Boy Scouts Chess Requirments and Answers 2013

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Chess
Merit Badge Workbook
This workbook can help you but you still need to read the merit badge pamphlet.
The work space provided for each requirement should be used by the Scout to make notes for discussing the item with his counselor, not for providing the full and complete answers. Each Scout must do each requirement.
No one may add or subtract from the official requirements found in Boy Scout Requirements (Pub. 33216 – SKU 616334).
The requirements were last issued or revised in 2013 • This workbook was updated in December 2013.

Derek Boing
Scout’s Name:__________________________________________

468
Unit: __________________________________________

Neil Kimes
Counselor’s Name: ______________________________________

Counselor’s
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castling:

A combined move of King and Rook permitted once for each side during a game.
The King moves two squares to either side, and the Rook toward which it moves is placed on the square the King passed over.

en passant captures

Abbreviated e.p. One Pawn can capture another e.p. if the capturing Pawn has reached the fifth rank and the captured Pawn is moved two squares forward on an adjacent file. The capture is made as though the opponent’s Pawn had moved only one square forward.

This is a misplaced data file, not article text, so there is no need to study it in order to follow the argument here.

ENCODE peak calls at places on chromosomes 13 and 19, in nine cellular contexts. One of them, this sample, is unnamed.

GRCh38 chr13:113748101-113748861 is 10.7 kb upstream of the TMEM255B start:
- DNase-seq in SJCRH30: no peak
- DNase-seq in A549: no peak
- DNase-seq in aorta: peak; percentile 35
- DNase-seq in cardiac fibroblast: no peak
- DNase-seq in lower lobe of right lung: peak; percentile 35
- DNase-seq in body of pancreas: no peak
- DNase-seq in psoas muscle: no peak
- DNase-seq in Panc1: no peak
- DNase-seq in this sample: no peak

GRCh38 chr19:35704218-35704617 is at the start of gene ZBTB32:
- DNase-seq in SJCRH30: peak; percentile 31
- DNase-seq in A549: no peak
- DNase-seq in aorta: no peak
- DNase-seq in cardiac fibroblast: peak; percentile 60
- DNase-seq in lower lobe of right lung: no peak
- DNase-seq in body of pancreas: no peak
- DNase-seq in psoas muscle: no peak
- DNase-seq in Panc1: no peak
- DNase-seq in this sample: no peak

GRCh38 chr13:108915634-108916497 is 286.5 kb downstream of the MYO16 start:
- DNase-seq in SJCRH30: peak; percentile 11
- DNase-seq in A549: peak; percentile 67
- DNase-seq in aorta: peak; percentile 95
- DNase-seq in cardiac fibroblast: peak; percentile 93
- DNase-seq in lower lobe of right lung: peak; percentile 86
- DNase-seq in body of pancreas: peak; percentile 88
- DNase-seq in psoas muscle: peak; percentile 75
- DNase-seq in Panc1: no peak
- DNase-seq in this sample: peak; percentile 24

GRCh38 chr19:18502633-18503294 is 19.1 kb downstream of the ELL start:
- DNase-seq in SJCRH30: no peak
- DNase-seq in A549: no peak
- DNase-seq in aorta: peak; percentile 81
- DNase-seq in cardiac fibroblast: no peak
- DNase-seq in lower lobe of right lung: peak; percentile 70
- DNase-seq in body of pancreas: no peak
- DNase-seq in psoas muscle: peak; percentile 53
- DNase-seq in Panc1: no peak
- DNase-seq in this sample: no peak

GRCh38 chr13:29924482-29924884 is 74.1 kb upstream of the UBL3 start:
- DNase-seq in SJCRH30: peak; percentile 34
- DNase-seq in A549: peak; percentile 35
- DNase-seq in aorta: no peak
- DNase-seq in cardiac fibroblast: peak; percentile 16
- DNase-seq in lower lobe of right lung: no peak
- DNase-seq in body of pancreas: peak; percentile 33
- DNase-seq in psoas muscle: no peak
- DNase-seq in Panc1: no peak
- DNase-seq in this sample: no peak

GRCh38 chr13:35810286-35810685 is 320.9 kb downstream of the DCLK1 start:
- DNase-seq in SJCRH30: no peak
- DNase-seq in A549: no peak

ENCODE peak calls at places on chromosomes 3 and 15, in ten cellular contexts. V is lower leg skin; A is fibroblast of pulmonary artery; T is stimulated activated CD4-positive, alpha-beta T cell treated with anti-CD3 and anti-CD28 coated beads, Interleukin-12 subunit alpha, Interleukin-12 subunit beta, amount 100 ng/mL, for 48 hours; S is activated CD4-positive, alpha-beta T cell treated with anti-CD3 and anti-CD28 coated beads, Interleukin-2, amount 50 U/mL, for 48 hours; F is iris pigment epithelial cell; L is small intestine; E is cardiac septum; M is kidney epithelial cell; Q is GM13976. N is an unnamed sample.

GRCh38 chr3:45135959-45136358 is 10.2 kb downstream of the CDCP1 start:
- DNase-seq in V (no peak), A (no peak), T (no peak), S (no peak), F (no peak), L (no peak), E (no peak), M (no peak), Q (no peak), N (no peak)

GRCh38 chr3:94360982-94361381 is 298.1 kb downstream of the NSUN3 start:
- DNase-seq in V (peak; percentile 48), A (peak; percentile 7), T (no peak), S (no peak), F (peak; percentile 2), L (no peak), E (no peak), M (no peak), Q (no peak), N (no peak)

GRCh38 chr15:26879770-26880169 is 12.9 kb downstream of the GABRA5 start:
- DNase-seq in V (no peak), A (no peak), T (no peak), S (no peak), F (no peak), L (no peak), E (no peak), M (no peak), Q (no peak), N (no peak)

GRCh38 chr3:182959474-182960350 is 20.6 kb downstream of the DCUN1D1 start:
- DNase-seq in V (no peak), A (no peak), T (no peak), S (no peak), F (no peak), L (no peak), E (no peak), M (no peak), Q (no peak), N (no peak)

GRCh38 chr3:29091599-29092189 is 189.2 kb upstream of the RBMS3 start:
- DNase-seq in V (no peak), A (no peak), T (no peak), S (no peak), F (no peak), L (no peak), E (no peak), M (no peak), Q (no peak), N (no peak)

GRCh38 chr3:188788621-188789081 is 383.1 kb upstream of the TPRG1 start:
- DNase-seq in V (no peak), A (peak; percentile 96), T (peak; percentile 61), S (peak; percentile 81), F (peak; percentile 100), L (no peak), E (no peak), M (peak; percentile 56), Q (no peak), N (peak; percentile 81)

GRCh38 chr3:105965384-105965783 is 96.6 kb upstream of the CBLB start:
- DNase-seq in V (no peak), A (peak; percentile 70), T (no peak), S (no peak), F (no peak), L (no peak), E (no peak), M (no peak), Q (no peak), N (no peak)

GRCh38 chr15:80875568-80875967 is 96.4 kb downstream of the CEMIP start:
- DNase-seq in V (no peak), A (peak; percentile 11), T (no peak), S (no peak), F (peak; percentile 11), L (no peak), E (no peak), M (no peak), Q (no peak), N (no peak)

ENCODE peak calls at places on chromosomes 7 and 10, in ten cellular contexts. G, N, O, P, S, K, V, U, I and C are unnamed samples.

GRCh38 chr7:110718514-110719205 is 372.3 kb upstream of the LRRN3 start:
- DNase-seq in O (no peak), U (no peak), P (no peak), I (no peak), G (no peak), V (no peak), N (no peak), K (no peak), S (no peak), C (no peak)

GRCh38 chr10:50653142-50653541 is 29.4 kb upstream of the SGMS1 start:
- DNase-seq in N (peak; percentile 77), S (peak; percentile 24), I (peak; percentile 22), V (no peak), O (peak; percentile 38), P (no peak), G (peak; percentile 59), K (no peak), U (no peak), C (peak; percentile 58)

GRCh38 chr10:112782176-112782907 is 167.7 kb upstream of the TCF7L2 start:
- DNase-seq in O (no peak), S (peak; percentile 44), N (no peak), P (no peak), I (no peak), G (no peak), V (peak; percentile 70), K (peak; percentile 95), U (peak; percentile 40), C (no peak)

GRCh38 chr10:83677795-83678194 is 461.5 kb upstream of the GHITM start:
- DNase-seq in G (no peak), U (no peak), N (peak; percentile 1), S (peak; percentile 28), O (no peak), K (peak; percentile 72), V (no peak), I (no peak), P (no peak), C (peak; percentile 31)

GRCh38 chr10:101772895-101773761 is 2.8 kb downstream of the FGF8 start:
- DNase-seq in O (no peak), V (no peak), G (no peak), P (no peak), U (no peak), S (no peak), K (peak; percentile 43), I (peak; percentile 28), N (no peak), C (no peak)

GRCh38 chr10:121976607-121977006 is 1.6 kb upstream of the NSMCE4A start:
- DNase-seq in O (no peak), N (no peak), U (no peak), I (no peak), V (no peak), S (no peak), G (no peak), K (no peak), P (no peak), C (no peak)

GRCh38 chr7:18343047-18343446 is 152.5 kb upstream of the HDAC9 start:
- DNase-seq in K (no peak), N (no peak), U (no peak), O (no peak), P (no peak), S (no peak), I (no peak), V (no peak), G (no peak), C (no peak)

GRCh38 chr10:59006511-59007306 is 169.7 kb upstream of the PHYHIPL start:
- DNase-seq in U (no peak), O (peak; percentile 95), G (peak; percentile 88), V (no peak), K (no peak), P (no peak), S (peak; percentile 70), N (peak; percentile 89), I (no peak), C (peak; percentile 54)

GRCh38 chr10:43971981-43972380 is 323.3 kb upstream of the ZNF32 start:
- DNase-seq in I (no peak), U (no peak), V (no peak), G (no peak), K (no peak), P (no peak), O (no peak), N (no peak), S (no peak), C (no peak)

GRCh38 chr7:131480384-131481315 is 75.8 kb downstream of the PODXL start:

4. Do the following

a. Demonstrate scorekeeping using the algebraic system of chess notation..
White

Black

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b. Discuss the differences between the opening, the middle game, and the endgame. opening The start of a Chess game. The first phase of the game before the middlegame and endgame, in which players try to rapidly develop their pieces, gain room for their pieces to maneuver, and on bringing their Kings to safety.

middle game The second phase of the game following the opening, and the one in which much of the action takes place. The development of the pieces is complete or nearly complete and many pieces are captured or traded as the players pursue their creative plans.

endgame

Also called the ending. This is the third and final state of the game after the opening and middlegame, characterized by the relatively few Chessmen on the board. The King is typically used more aggressively in the ending than in the

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